I recommend that you use a great excess of anhydride, as it is naturally liquid; the excess can easily be distilled off and therefore, removed with this simple measure. You'll need a boiling flask, a liebig condenser, two pieces of ptfe tubing (to carry water into the condenser), a tap (as water source; or a bucket of water and an aquarium motor to drive it, the second option needs cooling the water with ice at least one time a day). Distilling first takes off chloroform of course, finally leaving ASA in the flask.
  6. Dec 6, 2004 #5
    This may be the best way to separate the two, but what would be the quickest/easiest way?
  7. Dec 7, 2004 #6


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    Okay. Use acetic anhydride as solvent; don't use any other. Reflux on an oil bath; for this you'll need a reflux condenser. After say, 16 hours, you'll only have asa and acetic anhydride in your flask, along with some acetic acid produced. You'll filter it in an efficient fume hood, and wash the precipitate with petroleum ether and finally dietyl ether. The quickest way is this, but a reflux condenser is nearly essential in my opinion. Other members may propose alternative ways of course.
  8. Dec 11, 2004 #7
    Back to the actual titration. I am using ASA, which is solid, a phenophthalien indicator, and NaOH to titrate the ASA. And THAT's ALL.
    1) do i need the ASA to be in solution?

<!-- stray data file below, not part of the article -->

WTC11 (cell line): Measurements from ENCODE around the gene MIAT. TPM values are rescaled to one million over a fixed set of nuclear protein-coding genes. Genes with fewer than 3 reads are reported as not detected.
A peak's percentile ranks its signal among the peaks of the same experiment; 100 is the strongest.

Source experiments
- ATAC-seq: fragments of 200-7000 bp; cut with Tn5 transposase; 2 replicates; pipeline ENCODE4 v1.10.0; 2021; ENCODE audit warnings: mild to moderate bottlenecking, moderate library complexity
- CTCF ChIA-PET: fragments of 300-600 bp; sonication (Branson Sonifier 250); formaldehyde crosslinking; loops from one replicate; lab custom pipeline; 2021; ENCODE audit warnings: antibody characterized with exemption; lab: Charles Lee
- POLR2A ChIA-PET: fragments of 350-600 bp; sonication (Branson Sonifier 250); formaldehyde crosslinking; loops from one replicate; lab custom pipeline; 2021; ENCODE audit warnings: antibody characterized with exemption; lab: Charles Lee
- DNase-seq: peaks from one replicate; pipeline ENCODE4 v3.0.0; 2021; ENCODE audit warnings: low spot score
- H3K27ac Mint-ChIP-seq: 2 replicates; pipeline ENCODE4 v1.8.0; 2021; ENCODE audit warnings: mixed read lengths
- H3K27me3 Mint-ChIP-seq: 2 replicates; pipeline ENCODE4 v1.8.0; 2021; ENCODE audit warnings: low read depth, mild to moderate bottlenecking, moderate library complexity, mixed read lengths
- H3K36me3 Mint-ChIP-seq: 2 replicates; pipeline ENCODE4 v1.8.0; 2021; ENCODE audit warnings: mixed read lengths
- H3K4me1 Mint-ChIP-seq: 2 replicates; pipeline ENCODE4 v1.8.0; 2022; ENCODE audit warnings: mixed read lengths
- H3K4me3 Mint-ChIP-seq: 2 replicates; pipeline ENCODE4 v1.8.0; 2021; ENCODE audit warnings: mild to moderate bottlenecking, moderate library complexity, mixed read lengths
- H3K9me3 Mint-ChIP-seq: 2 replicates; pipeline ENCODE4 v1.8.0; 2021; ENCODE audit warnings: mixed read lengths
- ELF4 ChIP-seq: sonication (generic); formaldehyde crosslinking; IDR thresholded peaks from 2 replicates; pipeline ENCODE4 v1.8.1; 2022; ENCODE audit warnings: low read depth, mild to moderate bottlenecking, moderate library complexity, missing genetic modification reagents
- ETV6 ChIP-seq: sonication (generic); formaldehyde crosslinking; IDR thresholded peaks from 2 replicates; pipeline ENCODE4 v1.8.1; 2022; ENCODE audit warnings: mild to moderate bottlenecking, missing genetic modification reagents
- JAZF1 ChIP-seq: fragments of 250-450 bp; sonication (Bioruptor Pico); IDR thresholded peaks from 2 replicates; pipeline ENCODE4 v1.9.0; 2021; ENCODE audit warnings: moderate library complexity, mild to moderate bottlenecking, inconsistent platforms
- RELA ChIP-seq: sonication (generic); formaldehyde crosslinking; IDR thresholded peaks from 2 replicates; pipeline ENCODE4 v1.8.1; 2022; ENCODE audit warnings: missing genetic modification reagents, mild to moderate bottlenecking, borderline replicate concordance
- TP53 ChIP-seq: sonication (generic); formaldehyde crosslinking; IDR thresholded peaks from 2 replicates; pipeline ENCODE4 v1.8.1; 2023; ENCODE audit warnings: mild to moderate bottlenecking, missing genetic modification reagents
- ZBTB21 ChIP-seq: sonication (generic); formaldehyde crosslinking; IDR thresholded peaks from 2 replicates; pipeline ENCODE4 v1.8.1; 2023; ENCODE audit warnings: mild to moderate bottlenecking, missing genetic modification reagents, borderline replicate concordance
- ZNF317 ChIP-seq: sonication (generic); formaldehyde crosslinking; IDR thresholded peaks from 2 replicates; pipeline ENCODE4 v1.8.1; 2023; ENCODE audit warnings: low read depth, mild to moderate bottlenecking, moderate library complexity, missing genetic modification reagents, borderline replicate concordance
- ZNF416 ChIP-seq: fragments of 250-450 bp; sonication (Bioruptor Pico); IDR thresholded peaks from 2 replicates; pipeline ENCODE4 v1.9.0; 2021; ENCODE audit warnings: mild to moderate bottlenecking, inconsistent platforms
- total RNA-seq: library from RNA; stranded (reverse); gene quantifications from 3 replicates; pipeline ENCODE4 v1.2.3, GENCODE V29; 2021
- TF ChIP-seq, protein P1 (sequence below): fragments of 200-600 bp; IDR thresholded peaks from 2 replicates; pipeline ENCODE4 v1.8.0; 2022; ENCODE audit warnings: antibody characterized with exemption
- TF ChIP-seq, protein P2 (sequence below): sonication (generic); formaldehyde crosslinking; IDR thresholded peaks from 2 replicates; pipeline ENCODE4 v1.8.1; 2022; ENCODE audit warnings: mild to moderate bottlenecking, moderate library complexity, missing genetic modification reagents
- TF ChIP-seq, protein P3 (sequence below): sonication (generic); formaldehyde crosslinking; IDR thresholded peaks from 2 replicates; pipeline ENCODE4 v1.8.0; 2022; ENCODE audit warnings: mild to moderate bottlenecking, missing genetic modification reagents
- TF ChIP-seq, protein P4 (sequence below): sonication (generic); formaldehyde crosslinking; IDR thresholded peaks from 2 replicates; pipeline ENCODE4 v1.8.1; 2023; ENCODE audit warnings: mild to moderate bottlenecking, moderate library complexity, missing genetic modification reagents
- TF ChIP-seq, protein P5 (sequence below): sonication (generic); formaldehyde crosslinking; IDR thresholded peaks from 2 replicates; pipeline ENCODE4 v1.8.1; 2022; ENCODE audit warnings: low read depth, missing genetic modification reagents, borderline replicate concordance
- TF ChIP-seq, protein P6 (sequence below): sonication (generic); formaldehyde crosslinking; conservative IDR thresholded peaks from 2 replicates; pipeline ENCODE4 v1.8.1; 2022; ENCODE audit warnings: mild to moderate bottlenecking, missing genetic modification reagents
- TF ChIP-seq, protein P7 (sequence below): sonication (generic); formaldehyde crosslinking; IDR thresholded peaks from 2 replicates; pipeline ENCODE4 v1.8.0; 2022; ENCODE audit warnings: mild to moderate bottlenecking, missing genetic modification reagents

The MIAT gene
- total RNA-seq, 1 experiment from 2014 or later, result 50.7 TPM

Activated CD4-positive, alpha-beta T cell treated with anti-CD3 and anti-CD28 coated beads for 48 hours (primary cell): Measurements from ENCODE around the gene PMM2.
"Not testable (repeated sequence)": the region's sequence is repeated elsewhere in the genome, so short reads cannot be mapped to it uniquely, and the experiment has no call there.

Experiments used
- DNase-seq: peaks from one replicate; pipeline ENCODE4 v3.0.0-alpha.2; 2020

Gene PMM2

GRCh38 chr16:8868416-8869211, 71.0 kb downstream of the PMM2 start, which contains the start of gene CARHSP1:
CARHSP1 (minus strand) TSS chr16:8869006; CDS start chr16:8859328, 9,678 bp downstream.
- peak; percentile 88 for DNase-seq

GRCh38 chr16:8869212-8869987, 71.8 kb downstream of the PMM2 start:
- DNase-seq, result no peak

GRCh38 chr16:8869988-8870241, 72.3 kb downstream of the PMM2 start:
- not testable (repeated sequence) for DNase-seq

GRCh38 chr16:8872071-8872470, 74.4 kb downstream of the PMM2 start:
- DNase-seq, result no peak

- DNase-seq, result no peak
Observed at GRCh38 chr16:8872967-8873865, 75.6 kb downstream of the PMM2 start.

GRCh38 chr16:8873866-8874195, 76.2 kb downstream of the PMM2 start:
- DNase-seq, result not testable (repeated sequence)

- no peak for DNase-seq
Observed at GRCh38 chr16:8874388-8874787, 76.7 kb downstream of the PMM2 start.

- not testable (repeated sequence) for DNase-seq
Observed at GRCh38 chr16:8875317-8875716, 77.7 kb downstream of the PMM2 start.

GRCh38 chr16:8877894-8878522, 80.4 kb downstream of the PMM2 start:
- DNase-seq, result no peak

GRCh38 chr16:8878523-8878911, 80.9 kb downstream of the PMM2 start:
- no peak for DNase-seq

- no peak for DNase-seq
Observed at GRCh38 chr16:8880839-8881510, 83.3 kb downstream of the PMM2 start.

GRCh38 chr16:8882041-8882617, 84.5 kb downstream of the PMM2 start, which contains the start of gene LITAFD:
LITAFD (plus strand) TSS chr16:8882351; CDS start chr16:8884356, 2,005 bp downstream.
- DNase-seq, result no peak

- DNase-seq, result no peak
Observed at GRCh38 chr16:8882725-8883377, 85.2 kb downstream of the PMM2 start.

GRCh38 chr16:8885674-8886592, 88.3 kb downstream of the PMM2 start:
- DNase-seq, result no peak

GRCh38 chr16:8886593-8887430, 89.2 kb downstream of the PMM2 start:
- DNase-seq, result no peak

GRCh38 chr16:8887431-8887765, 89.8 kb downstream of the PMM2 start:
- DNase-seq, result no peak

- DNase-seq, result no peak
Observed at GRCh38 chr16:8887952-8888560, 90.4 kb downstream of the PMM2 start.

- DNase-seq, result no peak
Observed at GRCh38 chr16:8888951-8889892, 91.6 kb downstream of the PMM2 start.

2) after i find out the volume of NaOH added to the ASA to reach an endpoint, how can i find the pH level of the ASA?
  9. Dec 12, 2004 #8


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    Yes, you need it to be dissolved in a proper solvent (I recommend water plus some known amount of acid to facilitate dissolving).

    If you are doing the titration with a pH-meter, it is very easy; just record the equilibrium pH values after each addition of base. A jump around pH=5 to pH=9 will indicate that no asa is present, all of it is converted into acetylsalicylate, and that's why the pH rises so sharply because of the added excess NaOH. Finish the titration until no change of pH around 10-11, and plot a graph to find the middle neutralization point; it is the middle point of the sharp increase.

    You can very easily find the pH level by simply measuring the aqueous solution of asa itself :smile: I am sure this is not what you mean.
  10. Dec 12, 2004 #9
    I'm supposed to tirtate it the ASA with a strong base to determine the amount of acid present in my product. Then, i'm supposed to compare it with Bayer Aspirin. But when i find out how much acid is present, does this mean finding the mass of acetylsalicylic acid (in the water solution), or findind how acidic it is?
    Last edited: Dec 12, 2004
  11. Dec 12, 2004 #10


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    It depends on what you find... If you find the hydrogen ion concentration, then you know the acidity of your sample, even acidic dissociation constants. Titration may be useful for both things you mentioned in your post; finding the unknown amount of acid in a sample provided no additional acid is present, or find the acidity constant of a known amount of acid.